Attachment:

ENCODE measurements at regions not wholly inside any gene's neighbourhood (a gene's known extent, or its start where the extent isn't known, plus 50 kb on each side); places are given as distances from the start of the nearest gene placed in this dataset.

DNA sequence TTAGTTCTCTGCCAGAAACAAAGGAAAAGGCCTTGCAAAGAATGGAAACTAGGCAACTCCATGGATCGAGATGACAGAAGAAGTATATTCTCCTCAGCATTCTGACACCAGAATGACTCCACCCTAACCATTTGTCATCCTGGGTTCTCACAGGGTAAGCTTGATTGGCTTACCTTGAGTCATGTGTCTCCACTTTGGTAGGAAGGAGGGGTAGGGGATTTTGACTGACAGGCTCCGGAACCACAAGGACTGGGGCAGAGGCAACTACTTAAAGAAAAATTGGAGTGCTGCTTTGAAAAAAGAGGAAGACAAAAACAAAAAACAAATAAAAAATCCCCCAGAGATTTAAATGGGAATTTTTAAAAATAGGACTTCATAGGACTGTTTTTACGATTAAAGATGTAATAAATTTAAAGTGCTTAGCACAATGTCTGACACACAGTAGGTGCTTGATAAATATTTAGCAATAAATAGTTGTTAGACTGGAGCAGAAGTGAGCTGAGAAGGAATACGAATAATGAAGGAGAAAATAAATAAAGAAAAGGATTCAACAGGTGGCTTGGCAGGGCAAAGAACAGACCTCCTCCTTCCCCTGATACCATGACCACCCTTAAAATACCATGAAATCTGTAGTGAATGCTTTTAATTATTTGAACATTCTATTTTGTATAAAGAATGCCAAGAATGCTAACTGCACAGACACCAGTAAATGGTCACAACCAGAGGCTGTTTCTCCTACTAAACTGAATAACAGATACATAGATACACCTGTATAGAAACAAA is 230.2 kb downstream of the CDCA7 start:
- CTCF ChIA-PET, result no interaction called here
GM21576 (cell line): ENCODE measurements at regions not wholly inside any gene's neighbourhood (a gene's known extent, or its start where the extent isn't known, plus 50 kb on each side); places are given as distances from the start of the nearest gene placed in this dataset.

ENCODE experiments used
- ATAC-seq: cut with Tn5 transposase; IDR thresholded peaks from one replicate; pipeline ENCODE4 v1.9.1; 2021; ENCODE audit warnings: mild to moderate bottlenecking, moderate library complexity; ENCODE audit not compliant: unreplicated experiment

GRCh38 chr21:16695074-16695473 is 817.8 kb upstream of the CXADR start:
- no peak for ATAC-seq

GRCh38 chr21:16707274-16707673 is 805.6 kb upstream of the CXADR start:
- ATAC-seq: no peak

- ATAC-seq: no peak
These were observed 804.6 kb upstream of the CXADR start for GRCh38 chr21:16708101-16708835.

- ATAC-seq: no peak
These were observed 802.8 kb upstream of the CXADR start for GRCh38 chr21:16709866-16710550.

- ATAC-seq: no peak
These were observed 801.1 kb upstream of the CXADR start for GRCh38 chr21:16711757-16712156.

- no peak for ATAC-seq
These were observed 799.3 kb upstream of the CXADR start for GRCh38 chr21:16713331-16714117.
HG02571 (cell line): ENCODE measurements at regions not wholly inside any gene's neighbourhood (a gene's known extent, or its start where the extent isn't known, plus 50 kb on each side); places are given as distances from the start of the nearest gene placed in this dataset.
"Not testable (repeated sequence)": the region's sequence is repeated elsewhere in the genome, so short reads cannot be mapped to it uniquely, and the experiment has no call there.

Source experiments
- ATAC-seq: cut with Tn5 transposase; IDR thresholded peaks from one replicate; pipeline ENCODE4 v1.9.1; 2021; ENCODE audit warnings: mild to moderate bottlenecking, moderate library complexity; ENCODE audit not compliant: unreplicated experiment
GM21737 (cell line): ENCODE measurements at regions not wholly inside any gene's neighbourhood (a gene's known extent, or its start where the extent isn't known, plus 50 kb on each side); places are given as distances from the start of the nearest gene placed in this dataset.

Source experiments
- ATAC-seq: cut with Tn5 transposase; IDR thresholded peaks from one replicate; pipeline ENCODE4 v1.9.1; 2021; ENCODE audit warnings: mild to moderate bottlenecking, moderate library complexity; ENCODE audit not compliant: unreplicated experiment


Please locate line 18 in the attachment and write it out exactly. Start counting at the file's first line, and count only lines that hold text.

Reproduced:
These were observed 799.3 kb upstream of the CXADR start for GRCh38 chr21:16713331-16714117.